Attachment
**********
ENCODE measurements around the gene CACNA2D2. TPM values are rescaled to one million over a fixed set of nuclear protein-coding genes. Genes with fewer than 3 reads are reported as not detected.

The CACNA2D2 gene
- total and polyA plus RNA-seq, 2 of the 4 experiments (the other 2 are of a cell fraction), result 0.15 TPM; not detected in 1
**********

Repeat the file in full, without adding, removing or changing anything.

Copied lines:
ENCODE measurements around the gene CACNA2D2. TPM values are rescaled to one million over a fixed set of nuclear protein-coding genes. Genes with fewer than 3 reads are reported as not detected.

The CACNA2D2 gene
- total and polyA plus RNA-seq, 2 of the 4 experiments (the other 2 are of a cell fraction), result 0.15 TPM; not detected in 1